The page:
Today, Hartl is especially proud of his malaria research, which addresses a major global health problem. Although 219 million malaria cases were identified worldwide in 2017, transmission rates in parts of Africa have been reduced so much that they are difficult to estimate with traditional sampling methods. This complicates the evaluation of new interventions. Hartl and colleagues showed that malaria control efforts have changed the genetic properties of parasite populations. This result means that researchers can test new interventions by applying statistical models to parasite samples.
The malaria research is related to Hartl's other ongoing projects on antibiotic resistance. For example, he and colleagues study whether amino acid changes in bacterial and viral proteins modify drug resistance, and, conversely, how changes in a drug's chemical structure affect the proteins that confer resistance to it.
"Dan has employed equations, microbes, fruit flies, and the malaria parasite to discover how genes are organized into genomes, vary within populations, and change over evolutionary time," says Colin Meiklejohn, a professor of biological sciences at the University of Nebraska and one of the scientists who nominated Hartl for the Morgan Medal. "By combining theory and experiments, he has made seminal contributions to transmission, population, evolutionary, and medical genetics."
Hartl is the Higgins Professor of Biology in the Department of Organismic and Evolutionary Biology at Harvard University. He is an elected fellow of the National Academy of Sciences and the American Academy of Arts and Sciences. He credits much of his success to the 37 graduate students and 38 postdoctoral fellows he has mentored since 1969.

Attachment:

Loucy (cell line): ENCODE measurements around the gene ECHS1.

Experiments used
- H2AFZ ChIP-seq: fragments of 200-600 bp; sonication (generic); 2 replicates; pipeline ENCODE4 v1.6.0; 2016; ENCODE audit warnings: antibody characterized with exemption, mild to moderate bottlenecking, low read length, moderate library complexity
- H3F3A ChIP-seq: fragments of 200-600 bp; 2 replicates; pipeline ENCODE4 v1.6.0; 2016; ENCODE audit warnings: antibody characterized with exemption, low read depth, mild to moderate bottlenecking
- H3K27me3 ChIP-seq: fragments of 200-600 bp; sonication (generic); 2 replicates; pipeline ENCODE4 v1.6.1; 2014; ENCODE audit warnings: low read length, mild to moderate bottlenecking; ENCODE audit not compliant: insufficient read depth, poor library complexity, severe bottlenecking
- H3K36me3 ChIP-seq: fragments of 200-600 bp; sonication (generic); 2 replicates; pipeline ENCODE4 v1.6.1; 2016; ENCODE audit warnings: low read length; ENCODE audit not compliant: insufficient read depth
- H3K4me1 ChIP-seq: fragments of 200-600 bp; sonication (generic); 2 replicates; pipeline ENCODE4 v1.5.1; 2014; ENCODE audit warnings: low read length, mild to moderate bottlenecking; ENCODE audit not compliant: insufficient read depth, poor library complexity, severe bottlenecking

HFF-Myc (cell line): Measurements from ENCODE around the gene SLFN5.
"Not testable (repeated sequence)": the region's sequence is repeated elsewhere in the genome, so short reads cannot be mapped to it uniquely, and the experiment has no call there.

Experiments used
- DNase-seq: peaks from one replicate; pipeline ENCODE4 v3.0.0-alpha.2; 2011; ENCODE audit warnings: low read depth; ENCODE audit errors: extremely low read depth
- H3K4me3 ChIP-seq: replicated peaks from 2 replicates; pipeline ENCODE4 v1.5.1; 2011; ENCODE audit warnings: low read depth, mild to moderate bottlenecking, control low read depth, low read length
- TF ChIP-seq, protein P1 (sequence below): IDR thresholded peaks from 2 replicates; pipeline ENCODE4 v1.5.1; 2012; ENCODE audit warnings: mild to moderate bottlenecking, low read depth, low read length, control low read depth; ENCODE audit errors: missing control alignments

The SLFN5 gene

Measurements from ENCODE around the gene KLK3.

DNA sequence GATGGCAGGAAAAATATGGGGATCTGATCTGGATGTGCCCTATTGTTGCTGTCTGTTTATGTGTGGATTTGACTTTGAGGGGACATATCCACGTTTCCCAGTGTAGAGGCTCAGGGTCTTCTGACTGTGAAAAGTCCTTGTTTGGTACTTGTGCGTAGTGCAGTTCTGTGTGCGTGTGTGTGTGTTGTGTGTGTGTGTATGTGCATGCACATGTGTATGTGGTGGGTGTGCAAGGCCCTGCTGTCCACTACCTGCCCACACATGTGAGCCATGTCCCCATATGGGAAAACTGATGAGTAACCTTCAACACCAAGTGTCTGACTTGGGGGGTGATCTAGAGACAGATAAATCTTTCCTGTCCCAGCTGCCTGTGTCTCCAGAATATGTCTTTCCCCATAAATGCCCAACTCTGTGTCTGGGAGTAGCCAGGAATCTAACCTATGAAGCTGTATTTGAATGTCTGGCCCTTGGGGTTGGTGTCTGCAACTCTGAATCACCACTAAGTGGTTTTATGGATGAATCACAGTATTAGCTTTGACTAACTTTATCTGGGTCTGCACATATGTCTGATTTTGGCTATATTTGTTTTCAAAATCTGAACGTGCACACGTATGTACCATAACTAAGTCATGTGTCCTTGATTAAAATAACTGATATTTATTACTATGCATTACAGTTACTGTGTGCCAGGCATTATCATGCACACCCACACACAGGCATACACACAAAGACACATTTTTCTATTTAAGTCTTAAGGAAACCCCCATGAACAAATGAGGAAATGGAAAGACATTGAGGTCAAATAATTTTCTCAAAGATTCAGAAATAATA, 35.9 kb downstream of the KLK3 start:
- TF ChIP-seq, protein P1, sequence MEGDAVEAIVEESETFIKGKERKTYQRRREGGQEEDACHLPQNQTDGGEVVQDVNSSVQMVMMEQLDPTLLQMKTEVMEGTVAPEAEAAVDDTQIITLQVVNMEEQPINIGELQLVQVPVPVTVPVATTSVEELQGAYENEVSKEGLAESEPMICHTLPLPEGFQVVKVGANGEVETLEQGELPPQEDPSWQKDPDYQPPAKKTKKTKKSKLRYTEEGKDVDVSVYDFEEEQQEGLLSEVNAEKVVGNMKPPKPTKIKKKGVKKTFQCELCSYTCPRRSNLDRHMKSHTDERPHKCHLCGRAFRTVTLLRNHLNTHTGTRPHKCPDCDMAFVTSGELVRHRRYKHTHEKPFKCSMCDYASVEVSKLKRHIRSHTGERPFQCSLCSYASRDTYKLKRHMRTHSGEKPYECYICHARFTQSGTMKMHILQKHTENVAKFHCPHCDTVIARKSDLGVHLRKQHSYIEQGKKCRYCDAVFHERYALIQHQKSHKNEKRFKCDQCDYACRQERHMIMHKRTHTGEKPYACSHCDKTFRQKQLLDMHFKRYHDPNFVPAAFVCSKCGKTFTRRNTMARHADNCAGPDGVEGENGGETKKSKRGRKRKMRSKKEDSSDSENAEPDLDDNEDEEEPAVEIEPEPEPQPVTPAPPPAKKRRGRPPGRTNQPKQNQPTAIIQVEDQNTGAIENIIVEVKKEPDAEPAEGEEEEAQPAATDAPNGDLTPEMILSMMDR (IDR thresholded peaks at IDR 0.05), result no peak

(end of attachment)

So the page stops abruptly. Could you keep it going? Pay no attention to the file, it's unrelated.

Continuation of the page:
Hartl joined the GSA a graduate student. He was on the GSA Board of Directors from 1984 to 1986, served as an Associate Editor for the GSA journal GENETICS from 1977 to 1985, and as the GSA President in 1989. The Thomas Hunt Morgan Medal will be presented at The Allied Genetics Conference, which will be held April 22-26, 2020, in the Metro Washington, DC, region.
The award was named in honor of Thomas Hunt Morgan (1866-1945), the 1933 Nobel Laureate who provided the first experimental evidence that chromosomes are the carriers of genetic information. He also developed the first recombinant genetic maps, a tool that would later help identify numerous genes for monogenic and complex human diseases.
The Genetics Society of America (GSA) is an international scientific society for scientists who use genetics to make new discoveries and improve lives. Founded in 1931, we advance biological research by supporting professional development of scientists, by communicating advances and fostering collaboration through scholarly publishing and conferences, and by advocating for science and for scientists.
GSA publishes two peer-reviewed research journals: GENETICS, which has published high quality original research across the breadth of the field since 1916, and G3: Genes|Genomes|Genetics, an open-access journal launched in 2011 to disseminate high quality foundational research in genetics and genomics. The Society also has a deep commitment to fostering the next generation of scholars in the field. For more information about GSA, please visit http://www.genetics-gsa.org.